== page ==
While it never became such an iconic view as the image of St Andrews from West Sands, the image of the town’s harbour – with the pier, ruined cathedral and St Rule’s tower setting a stunning backdrop – is no less impressive. With help from the University Library’s Special Collections division, our summer intern Francis Newman had a look at what some of the historic photos of St Andrews from the coastline tell us about the town.
This picture, from 1845, was taken by David Octavius Hill and Robert Adamson, who together formed the Hill & Adamson partnership. Their photography was pioneering: Malcolm Daniels describes their work as “the first substantial body of self-consciously artistic work made using the newly invented medium of photography.” Their photos owed as much to the technical skills of Adamson – an engineer by trade – as to the artistic understanding of light and colour brought by Hill – a painter.
Dr John Hardie Wilson was a prominent botanist and a lecturer in Agriculture at the University. He was also one of the founders of the botanical gardens that are today so well-loved by students, townspeople and alumni. In addition to his horticultural work he was also a keen photographer: he took this photo of the harbour in 1910.
St Andrews has long been proud of its tradition of rescuing those at sea – the Gaudie, the procession which occurs on the night before May Dip every year, commemorates nineteen year-old student John Honey’s successful rescue of five sailors in January 1800. Later in the 19th century a lifeboat station was established. This was closed in September 1938 when the last lifeboat was retired to great fanfare. These photos were taken by George Cowie on that day, showing coxswain David Fenton taking the boat through the harbour for the final time.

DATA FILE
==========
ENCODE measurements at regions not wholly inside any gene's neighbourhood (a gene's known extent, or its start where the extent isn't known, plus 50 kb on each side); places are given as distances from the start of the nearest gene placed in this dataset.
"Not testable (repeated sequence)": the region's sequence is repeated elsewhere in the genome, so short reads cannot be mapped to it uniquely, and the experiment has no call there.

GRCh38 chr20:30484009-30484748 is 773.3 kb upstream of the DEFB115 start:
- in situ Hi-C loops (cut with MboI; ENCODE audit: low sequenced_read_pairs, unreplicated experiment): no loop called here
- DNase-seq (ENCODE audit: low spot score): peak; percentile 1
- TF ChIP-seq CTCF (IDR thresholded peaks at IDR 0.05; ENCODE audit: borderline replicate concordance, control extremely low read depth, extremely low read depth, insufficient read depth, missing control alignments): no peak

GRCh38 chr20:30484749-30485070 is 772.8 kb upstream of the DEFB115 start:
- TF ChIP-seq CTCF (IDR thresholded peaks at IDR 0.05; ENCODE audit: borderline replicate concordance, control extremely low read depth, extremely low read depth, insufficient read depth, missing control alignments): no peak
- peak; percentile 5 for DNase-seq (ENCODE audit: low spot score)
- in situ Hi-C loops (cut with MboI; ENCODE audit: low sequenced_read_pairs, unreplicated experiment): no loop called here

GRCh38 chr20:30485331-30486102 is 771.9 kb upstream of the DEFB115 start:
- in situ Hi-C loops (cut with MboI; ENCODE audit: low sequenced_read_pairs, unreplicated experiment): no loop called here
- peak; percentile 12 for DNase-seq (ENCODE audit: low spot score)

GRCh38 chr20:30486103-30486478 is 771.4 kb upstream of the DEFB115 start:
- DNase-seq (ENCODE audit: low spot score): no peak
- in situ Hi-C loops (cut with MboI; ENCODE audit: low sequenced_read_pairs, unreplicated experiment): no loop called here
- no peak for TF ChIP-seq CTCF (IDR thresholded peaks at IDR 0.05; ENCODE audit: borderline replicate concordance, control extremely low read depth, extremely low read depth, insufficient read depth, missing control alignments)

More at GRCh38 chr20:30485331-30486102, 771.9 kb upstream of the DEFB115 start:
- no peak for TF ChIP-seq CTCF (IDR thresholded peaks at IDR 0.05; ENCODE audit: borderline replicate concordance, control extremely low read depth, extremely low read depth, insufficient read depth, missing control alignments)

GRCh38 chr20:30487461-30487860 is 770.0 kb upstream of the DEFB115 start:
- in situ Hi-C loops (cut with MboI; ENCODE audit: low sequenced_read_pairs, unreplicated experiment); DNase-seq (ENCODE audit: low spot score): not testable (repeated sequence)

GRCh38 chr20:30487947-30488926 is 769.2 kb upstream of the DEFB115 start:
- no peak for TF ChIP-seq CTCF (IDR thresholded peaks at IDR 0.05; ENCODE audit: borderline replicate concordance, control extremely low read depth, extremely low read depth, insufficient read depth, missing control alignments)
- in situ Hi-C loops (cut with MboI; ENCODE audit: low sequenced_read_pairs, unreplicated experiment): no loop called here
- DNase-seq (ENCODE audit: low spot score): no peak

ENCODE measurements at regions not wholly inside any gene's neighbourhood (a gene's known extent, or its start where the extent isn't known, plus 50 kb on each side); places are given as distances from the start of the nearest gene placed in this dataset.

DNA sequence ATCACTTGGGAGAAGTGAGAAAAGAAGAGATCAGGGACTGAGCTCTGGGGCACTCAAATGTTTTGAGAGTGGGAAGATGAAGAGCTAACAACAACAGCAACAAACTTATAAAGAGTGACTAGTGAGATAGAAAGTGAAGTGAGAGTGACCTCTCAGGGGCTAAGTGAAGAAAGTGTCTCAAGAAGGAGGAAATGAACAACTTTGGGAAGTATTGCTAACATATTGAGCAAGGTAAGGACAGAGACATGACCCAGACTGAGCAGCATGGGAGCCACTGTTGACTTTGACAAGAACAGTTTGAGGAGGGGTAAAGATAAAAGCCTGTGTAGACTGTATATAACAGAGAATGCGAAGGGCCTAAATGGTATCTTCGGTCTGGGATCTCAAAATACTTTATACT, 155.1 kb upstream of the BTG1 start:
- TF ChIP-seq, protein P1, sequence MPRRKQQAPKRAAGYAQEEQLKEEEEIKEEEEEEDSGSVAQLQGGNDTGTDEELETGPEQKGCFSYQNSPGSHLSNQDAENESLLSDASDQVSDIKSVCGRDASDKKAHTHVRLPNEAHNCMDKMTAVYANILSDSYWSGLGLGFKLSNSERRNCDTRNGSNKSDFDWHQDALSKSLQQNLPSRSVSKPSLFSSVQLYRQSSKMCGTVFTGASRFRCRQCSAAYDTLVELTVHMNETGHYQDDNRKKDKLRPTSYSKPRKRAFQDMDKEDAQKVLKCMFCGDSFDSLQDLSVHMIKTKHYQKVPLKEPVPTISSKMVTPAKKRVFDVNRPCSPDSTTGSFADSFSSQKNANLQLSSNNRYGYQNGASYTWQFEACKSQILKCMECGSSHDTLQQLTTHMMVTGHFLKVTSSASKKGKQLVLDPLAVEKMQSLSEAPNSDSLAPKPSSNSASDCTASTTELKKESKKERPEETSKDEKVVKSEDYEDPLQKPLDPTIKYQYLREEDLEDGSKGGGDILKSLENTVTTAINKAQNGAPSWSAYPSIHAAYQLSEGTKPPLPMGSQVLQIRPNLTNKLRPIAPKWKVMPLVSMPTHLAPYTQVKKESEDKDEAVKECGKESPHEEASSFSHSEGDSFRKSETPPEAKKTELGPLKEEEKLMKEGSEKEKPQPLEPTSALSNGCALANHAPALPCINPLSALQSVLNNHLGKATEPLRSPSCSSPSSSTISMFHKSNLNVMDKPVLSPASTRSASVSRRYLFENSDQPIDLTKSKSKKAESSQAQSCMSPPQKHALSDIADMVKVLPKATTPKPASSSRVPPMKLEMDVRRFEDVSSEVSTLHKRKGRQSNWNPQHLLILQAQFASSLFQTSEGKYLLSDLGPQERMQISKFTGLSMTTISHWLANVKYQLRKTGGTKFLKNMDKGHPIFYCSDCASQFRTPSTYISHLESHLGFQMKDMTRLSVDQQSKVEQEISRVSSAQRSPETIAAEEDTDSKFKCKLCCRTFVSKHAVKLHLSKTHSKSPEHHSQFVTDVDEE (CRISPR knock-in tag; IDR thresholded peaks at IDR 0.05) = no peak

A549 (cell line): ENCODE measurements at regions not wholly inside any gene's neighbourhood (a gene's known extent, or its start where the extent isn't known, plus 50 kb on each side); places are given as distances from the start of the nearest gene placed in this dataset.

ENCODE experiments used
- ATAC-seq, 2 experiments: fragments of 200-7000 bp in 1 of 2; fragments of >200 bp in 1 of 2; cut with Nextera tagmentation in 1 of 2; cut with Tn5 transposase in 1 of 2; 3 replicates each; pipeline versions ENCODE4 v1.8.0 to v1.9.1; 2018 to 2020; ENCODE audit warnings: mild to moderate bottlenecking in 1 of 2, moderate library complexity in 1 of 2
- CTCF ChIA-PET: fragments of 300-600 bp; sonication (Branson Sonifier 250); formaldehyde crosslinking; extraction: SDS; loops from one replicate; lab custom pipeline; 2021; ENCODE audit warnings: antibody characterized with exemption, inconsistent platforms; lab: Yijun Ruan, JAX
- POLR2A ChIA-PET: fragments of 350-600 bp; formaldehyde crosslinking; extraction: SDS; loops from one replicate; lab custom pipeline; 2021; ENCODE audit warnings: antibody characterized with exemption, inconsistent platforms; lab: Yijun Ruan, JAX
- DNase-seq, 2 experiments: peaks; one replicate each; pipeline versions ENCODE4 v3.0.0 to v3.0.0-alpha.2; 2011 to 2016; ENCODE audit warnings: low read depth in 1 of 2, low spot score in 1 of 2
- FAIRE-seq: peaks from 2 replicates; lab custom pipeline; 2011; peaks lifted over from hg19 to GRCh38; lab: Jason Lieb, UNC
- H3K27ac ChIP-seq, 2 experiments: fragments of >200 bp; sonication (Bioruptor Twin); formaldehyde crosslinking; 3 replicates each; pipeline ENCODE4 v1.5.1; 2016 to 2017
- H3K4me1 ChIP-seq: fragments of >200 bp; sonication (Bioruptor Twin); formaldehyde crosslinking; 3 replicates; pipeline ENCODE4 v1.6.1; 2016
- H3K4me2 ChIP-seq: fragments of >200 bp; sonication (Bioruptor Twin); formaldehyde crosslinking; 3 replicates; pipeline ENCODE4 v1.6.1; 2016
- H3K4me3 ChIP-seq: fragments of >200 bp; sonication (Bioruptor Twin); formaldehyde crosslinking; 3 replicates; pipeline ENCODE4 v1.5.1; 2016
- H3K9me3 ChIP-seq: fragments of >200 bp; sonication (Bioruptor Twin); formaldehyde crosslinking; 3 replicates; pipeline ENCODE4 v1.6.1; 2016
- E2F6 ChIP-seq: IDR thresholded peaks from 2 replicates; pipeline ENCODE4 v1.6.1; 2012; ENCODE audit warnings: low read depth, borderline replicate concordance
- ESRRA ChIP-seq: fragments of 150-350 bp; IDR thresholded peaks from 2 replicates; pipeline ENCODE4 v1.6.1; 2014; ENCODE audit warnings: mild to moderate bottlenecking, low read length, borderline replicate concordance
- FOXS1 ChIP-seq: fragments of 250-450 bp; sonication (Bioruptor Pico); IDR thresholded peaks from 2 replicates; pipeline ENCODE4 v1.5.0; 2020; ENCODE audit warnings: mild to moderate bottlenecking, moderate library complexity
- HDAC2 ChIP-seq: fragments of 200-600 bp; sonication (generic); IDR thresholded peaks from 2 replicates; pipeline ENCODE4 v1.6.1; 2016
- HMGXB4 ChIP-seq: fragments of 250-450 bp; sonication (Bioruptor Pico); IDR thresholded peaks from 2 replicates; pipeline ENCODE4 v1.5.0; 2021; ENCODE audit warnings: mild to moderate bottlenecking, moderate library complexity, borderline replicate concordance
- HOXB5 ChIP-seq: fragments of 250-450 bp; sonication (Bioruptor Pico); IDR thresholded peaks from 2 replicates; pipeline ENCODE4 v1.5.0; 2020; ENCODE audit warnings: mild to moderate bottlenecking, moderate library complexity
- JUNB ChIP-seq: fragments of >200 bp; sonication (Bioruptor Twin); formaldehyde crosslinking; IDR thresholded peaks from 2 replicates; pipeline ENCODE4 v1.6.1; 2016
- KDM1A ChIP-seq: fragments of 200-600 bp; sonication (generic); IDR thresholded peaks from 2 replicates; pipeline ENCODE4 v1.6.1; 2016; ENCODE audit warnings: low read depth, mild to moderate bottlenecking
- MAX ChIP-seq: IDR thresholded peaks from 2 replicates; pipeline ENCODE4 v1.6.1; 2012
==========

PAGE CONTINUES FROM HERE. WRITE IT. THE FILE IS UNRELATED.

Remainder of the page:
This postcard, from J Valentines & Sons, is remarkable in how timeless it appears: nothing about the picture of a couple of students taking a pier walk in their gowns would be out of place today. The postcard, however, was published in 1940.
This photo, taken by George Cowie in 1966, shows a more well attended pier walk. Cowie was one of the most prolific photographers of the 20th century, and his entire collection – around 60,000 negatives and original prints – now belongs to the University.
The Cowie photography studio was a family affair, with George’s wife Beatrice working as a technician and their son Andrew Govan Cowie following his father’s footsteps. Andrew’s unfortunate death from leukemia in 1980 came a few years after he took this photo in 1976.
Finally, and much more recently, an almost identical view was taken in 2010 by Rhona Rutherford.
The St Andrews Photography Festival 2017 began on 1st September.
All images except the last one are from the St Andrews University Library Special Collections Unit, and the originals are held by the Library. They also have a blog about their collection. The final photo is from the University Imagebank, which holds more recent photos of the University, town and surrounding area.